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The enchanting hamlet of Botherick is on the southern edge of the Cotehele estate. It grew up in the 19th century, probably to house miners working in the nearby silver-lead mines and the men working in the limekilns and on the quays beside the river below. Tremletts 4 is the end cottage in the row, with lovely views over open countryside. On a clear day, you can see all the way down the Tamar Valley to the two bridges at Saltash. With its own private garden, Tremletts 4 makes a relaxing and secluded base for exploring the lovely Cotehele estate and the wider valley.
Heating: Night storage heating and convector heating included.
Parking: Parking is available opposite the cottage.
Utilities/Electricals: The washing machine and tumble dryer is a combined washer/dryer.
The house is open daily from 11am-4pm. For more information visit www.nationaltrust.org.uk/southwest.
The South West region is probably England's most well-known holiday hotspot, being home to some of the most famous seaside resorts. Pretty villages and harbours in Cornwall, many with sweeping sandy beaches, such as St Ives, Polzeath and Port Isaac to name but a few, give way to sophisticated seaside resorts in Devon and Dorset which include Bournemouth, Torquay and Ilfracombe. The history of this region is unrivalled; Wiltshire's spectacular downland and the stone circles at Avebury and Stonehenge, through Hardy's Dorset, dramatic Dartmoor and gentler Exmoor, to the mining landscapes of Cornwall and West Devon, which are now recognised as being of international significance, having been awarded World Heritage Site status in 2006. The Trust protects 370 miles of the coastline in Devon and Cornwall and, wherever you are in the two far western counties, you're never more than 25 miles from the sea. As well as this peninsula, the Trust also cares for much of the countryside in Gloucestershire, Somerset, Wiltshire and Dorset and a wide array of fascinating properties to visit and explore. Not surprisingly, perhaps, this area is also home to the widest selection of National Trust holiday cottages.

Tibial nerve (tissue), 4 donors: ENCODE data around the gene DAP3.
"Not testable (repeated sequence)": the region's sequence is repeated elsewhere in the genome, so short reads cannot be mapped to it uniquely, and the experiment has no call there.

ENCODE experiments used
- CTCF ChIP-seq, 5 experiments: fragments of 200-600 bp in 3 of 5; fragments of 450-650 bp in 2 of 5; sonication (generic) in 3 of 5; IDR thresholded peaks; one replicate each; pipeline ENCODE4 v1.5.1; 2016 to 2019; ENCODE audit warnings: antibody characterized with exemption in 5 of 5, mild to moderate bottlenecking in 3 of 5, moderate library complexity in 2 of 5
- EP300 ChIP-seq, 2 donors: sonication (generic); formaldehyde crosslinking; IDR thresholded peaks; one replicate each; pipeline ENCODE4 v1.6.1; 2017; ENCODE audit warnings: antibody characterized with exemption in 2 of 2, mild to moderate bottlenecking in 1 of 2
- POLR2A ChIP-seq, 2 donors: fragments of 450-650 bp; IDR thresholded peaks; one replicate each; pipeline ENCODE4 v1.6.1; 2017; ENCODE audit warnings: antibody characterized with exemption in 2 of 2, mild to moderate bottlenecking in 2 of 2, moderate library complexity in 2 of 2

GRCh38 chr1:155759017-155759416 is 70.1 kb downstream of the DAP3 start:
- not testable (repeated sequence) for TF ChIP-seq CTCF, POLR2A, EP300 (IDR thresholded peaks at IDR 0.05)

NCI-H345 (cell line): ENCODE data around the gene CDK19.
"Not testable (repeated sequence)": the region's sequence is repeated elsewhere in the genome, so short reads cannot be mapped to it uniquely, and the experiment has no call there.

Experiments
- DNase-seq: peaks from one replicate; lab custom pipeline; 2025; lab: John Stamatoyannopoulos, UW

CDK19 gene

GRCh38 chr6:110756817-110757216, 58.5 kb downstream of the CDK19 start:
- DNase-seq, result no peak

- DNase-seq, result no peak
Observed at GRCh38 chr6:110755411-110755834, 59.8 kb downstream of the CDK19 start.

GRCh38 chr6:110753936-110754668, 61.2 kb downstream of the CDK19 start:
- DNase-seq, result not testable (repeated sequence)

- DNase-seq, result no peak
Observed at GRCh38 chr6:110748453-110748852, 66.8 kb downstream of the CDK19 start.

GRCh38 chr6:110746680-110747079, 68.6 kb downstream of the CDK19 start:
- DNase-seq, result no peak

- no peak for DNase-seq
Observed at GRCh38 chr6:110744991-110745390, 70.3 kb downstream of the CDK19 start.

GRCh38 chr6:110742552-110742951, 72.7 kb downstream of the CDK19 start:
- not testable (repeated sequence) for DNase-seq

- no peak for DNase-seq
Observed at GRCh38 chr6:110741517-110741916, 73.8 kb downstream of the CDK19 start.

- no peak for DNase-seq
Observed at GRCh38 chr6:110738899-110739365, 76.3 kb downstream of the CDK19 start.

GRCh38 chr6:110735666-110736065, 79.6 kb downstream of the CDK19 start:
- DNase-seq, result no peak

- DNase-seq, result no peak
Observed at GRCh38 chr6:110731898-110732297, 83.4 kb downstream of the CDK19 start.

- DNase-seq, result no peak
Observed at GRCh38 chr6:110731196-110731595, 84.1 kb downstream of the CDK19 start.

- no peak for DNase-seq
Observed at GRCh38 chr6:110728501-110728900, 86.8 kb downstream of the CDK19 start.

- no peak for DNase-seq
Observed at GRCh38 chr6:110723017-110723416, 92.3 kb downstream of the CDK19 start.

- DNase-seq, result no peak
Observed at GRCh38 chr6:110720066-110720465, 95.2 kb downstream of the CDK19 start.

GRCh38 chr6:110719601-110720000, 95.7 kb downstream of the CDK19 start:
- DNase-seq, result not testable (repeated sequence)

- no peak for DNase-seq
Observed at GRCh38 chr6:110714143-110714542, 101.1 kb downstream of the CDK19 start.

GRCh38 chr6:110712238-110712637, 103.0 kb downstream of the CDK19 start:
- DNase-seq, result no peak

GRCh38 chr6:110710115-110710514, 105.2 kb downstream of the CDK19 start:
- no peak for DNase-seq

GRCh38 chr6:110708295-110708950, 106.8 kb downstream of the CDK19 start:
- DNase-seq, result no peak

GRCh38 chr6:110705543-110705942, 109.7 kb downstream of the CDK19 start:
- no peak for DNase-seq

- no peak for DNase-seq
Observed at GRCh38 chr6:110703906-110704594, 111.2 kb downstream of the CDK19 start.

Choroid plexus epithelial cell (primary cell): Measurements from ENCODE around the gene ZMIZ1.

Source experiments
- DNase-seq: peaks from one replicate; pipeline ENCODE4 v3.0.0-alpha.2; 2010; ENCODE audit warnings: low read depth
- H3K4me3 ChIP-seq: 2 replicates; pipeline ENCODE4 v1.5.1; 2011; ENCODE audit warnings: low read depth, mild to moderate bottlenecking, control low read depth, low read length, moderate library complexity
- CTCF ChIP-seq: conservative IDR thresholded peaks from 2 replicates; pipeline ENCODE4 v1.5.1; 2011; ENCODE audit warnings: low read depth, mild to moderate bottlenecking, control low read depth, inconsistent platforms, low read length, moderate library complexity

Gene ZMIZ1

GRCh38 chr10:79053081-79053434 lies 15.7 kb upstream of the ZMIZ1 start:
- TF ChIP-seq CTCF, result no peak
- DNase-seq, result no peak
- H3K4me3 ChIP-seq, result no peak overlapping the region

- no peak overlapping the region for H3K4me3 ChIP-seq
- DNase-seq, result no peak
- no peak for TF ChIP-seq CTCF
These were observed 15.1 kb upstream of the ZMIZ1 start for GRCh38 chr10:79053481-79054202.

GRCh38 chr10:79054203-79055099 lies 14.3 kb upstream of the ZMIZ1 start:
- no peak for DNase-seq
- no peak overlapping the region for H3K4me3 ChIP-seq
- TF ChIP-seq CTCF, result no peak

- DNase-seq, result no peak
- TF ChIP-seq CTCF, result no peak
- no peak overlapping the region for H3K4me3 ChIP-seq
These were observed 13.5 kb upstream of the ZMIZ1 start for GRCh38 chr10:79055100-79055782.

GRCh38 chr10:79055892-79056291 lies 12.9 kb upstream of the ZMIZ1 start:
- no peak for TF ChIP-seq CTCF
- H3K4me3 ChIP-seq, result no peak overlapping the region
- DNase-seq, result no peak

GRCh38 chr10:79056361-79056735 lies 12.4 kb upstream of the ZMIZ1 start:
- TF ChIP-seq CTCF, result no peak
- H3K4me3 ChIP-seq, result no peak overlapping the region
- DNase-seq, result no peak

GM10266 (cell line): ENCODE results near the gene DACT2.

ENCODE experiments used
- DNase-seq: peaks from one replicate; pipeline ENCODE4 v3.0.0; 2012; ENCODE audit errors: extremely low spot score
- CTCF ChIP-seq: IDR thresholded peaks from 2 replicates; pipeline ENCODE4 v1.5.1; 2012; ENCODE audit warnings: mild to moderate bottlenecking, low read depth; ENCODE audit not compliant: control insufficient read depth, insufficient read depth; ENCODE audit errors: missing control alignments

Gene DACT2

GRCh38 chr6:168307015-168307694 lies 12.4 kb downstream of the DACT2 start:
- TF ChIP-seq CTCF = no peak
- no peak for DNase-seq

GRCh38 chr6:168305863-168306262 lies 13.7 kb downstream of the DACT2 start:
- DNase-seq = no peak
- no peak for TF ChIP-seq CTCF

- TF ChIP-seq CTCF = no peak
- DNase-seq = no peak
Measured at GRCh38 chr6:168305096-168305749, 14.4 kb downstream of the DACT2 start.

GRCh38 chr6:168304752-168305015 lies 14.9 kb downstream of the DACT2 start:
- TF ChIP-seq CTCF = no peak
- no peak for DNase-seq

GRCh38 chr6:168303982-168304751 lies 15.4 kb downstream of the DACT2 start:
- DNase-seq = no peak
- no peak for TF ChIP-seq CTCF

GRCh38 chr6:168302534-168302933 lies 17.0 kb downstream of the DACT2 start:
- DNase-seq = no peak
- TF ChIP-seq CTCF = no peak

In places rugged and remote, in others tranquil and picturesque, much of the south Cornwall coast is still surprisingly unspoilt, as many parts can only be reached along narrow lanes winding through lush farmland and woodland towards the sea. Either climbing down on foot or drifting along in a small boat, visitors can explore and enjoy the cliffs, coves, beaches and quaint fishing villages that are Daphne du Maurier Country. The Trust has a host of holiday cottages in this area that are wonderful away-from-it-all hideaways for families and friends. For instance, there is Bosloe; an imposing country house set in extensive grounds above the Helford River, divided into three spacious holiday homes and with a former gardenerâ€™s cottage, The Bothy, hidden in the gardens. Further on around the coast is the glorious Trelissick Garden with five delightful holiday homes on the estate and former officersâ€™ quarters on St Anthony Head now converted for holiday use.